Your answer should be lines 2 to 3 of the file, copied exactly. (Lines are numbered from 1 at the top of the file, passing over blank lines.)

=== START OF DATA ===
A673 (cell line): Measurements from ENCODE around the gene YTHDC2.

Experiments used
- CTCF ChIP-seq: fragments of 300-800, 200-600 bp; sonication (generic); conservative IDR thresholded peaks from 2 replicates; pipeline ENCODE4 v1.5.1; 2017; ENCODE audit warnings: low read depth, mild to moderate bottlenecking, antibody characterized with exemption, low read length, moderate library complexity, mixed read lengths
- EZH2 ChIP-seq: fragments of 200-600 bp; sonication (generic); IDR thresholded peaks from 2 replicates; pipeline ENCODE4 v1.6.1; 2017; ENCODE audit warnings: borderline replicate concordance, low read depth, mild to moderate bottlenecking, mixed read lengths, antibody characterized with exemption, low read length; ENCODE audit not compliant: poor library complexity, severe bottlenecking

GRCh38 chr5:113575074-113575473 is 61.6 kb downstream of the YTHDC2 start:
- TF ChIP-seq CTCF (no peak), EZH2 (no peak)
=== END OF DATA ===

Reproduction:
Experiments used
- CTCF ChIP-seq: fragments of 300-800, 200-600 bp; sonication (generic); conservative IDR thresholded peaks from 2 replicates; pipeline ENCODE4 v1.5.1; 2017; ENCODE audit warnings: low read depth, mild to moderate bottlenecking, antibody characterized with exemption, low read length, moderate library complexity, mixed read lengths